Furniture Industry Research Association release latest 'Statistics Digest' - highlighting growth for the industry
The Furniture Industry Research Association has today (8 January) published its annual ‘Statistics Digest for the UK Furniture Industry’. Acting as a barometer for the furniture industry, the Digest highlights continued growth in demand for furniture and furnishings. Whilst some of this growth has been fed by rising imports, UK manufacturers have also benefited, with 2016 being the latest in five successive years of incremental growth.
The 56 page Digest comprises detailed time series analyses of UK furniture manufacturing, furniture and furnishings retail and international trade. It also includes statistics on consumer behaviour such as spend, lending and house buying. Analyses are based on latest available data sourced from Government bodies including the Office for National Statistics (ONS), HM Revenue and Customs (HMRC), Communities and Local Government, and the Bank of England.
One of the main headlines within the report is consumer demand for furniture and furnishings continuing to grow. Whilst some of this growth has been fed by rising imports, UK manufacturers have also benefited, with 2016 being the latest in five successive years of incremental growth.
Turning to consumer expenditure on furniture and furnishings; this was almost £16.7 billion in 2016, representing a 24% increase from 2013. Year-on-year growth from 2013 to 2015 was between 8-9%. However, growth from 2015 to 2016 was somewhat less, at 6%.
Speaking on this trend, Dr Pete Beele from the Furniture Industry Research Association and author of the Digest said “the full retail picture for 2017 has yet to emerge, but preliminary signs are good, despite some press speculation to the contrary. We saw sales continuing to rise in 2017 with first and second quarter consumer expenditures being between 5-6% higher than for the equivalent periods in 2016”.
UK furniture manufacturers have continued to perform well over recent years with 2016 turnover reaching £8.4 billion; 4.5% higher than the previous year. Furniture warranted special mention in the latest statistics office manufacturing bulletin, highlighting that the recent percentage increase in sales was the third largest in the UK (behind motor vehicles and pharmaceuticals) and was driven by sales of wooden kitchen furniture and upholstered wooden framed seats such as three-piece suites.
Putting this growth in context, in 2013 furniture manufacturing equated to 1.35% of the UK’s total manufacturing turnover, whereas by 2016 it was estimated to have increased to 1.60%.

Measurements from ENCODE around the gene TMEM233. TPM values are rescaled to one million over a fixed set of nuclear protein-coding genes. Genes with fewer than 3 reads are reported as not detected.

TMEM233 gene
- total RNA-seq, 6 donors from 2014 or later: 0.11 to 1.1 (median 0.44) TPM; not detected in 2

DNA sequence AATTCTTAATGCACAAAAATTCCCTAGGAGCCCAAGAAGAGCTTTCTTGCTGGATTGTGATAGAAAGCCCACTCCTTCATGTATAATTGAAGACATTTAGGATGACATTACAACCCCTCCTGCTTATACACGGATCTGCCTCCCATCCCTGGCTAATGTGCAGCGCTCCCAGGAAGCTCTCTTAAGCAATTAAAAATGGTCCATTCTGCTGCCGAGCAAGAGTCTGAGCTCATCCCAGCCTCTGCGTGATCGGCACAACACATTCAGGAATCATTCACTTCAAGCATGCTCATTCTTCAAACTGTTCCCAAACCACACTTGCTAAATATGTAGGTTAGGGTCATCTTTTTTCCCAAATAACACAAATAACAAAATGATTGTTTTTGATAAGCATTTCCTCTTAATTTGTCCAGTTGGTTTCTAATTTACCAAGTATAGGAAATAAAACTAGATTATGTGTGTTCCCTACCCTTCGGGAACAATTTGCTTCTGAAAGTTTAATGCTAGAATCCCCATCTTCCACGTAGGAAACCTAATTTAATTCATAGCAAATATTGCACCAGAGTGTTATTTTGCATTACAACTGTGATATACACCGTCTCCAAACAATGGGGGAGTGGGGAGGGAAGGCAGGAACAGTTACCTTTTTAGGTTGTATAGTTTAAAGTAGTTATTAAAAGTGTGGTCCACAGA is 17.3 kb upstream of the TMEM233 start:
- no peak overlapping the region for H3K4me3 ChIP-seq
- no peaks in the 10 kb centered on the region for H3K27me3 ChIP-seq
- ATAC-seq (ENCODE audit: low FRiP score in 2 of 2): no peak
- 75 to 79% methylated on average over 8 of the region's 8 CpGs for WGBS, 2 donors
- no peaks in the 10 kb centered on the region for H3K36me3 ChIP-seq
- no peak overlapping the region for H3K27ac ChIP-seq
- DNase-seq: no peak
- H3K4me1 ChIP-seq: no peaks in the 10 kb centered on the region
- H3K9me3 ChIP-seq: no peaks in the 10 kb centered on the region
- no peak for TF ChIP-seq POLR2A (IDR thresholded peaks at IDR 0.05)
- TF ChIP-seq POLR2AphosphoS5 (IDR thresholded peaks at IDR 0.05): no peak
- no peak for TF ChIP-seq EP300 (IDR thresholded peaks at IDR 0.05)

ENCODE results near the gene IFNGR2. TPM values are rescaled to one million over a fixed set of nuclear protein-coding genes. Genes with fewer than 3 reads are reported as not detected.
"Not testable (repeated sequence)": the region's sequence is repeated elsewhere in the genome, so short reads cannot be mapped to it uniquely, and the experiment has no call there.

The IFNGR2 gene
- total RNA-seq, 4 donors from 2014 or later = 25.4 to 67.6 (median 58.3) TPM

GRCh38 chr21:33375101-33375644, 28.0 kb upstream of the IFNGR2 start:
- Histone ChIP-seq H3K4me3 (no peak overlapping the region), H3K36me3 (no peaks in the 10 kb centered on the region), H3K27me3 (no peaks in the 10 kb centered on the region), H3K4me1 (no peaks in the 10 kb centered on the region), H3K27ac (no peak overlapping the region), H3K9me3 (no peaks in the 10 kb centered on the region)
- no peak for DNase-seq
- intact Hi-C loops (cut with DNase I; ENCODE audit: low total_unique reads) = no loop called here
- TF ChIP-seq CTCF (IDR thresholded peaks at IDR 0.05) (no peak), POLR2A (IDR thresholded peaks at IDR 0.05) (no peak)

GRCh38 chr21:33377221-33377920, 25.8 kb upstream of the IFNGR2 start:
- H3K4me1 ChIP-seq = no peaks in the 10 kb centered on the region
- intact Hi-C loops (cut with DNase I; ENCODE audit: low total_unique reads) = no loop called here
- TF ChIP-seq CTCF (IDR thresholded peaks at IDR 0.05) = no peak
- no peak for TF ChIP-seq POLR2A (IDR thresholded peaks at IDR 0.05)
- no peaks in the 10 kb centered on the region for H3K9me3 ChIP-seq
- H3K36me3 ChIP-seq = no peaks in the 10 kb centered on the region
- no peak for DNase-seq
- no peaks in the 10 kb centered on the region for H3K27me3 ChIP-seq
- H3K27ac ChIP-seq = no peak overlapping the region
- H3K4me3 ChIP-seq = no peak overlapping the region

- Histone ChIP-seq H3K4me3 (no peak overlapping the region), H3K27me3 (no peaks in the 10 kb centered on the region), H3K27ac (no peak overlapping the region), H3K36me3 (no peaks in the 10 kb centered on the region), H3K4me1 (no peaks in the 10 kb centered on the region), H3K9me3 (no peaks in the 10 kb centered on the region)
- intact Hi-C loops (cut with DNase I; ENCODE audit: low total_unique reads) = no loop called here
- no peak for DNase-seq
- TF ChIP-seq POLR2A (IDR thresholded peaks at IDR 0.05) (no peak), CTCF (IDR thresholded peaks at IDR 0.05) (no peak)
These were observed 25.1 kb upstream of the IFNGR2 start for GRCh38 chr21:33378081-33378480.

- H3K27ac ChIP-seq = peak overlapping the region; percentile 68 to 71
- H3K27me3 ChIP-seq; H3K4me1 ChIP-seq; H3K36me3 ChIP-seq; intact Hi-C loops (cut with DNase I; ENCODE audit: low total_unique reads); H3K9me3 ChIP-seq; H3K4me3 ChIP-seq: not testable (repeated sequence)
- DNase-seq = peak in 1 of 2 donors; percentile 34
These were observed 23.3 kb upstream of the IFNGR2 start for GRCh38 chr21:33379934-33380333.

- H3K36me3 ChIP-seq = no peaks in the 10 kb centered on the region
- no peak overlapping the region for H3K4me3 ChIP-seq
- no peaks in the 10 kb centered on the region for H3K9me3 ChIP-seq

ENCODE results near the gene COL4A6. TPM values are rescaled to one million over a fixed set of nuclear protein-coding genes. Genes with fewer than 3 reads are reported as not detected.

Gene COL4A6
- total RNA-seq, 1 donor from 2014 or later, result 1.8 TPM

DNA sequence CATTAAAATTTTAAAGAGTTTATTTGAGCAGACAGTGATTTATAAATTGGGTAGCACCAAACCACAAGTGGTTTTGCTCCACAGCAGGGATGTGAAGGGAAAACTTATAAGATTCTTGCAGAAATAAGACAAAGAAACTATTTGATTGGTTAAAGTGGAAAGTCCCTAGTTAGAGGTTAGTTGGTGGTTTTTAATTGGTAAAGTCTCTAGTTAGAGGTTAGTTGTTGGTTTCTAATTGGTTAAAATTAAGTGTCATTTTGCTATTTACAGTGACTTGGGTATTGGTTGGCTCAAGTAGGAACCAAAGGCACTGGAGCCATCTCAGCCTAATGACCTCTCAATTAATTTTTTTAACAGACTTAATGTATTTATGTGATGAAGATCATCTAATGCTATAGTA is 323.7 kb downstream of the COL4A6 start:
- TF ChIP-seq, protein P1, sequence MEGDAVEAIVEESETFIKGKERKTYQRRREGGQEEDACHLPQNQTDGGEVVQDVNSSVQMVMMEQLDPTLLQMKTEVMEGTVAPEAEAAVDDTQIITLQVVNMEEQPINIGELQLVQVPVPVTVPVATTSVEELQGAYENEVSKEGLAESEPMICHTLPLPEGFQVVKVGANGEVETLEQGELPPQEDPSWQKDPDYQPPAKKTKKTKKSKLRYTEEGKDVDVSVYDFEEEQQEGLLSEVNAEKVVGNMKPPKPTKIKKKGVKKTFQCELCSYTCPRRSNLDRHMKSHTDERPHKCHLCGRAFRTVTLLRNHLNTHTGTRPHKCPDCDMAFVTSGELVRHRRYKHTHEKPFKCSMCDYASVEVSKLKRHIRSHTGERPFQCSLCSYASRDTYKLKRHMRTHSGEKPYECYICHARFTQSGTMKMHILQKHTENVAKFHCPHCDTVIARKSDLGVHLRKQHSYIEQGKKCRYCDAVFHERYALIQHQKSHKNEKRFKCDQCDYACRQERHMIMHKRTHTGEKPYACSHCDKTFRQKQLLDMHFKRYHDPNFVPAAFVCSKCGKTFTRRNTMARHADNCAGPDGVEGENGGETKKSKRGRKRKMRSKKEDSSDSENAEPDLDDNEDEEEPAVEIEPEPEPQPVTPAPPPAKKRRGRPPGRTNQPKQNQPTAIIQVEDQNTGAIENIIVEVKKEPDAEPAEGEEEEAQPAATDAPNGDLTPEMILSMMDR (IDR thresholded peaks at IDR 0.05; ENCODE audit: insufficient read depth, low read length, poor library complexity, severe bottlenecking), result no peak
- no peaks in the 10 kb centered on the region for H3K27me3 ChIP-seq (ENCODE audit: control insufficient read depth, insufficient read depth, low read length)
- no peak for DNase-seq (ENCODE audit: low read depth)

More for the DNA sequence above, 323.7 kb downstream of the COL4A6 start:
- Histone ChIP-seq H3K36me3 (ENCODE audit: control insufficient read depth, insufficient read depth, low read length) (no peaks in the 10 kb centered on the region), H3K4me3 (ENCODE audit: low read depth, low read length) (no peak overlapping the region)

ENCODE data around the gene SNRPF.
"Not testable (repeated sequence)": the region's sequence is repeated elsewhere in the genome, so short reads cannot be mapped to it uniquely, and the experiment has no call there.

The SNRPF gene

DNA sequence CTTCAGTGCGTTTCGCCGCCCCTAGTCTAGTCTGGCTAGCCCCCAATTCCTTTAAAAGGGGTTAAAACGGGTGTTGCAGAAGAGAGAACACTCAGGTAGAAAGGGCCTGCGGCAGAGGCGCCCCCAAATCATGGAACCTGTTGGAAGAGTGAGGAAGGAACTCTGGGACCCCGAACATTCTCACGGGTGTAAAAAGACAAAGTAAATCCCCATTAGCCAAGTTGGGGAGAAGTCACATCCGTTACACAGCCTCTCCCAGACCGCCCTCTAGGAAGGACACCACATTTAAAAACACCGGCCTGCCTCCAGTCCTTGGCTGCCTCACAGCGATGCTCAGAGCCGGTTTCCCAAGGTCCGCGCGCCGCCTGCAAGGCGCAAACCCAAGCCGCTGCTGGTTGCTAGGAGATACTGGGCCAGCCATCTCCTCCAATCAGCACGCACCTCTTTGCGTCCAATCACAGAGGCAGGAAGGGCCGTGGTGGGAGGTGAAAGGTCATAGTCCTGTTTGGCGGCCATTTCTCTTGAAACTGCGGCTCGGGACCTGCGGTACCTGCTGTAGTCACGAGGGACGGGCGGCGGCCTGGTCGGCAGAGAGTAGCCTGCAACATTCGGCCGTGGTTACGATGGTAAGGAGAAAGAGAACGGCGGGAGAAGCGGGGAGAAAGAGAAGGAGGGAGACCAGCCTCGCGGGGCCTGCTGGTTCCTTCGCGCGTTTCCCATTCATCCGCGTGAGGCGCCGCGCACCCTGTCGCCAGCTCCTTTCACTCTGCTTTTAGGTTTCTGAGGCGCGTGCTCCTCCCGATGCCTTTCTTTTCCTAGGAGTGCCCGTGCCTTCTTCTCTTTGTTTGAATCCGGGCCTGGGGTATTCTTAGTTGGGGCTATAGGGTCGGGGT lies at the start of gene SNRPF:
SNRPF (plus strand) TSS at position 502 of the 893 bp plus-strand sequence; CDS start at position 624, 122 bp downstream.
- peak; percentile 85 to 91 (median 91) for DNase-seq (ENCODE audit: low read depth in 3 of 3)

Latest employment figures reinforce the importance of the industry to the UK economy with furniture manufacturing’s 88,000 employees representing almost 3.5% the country’s manufacturing workforce. It is estimated that the furniture and furnishings sector as a whole, including manufacturing, design, specialist retail, trade and repair comprises 50,000 registered companies supporting 327,000 jobs.
Speaking on international trade, Dr Beele commented that “imports were on the rise, with the provisional figure for 2016 being £5.8 billion. However, based on extrapolations of import data published up to September 2017, I expect that the total for 2017 could increase to about £6.5 billion once the full year’s figures are confirmed”.
Imports are not the full story as export performance has also improved, perhaps due to the influence of a weaker pound and an industry more comfortable with trading abroad. Exports reached £1.13 billion in 2016, reflecting a year on year increase of 13%. A further 9% growth is expected when 2017 figures are published.
With Brexit on the horizon there is an inevitable focus on the UK’s trading relationships with the European Union. Despite 63% of all exports being sent to the EU it accounts for a considerably greater value of imports, resulting in a negative trade gap of £2.20 billion.
The largest single country negative trade gap continues to be with China. This increased to £1.86 billion (from £1.75 billion in 2015). Next on the list were the negative trade gaps with Poland, Italy and Germany, which equated to £0.58 billion, £0.56 billion and £0.50 billion respectively.
In closing, Dr Beele added that “understanding UK markets and international trade are critical to strategic and business planning and the Statistics Digest not only relieves much of the analytical pain but also, due to its comprehensive referencing, signposts routes for more detailed information”.
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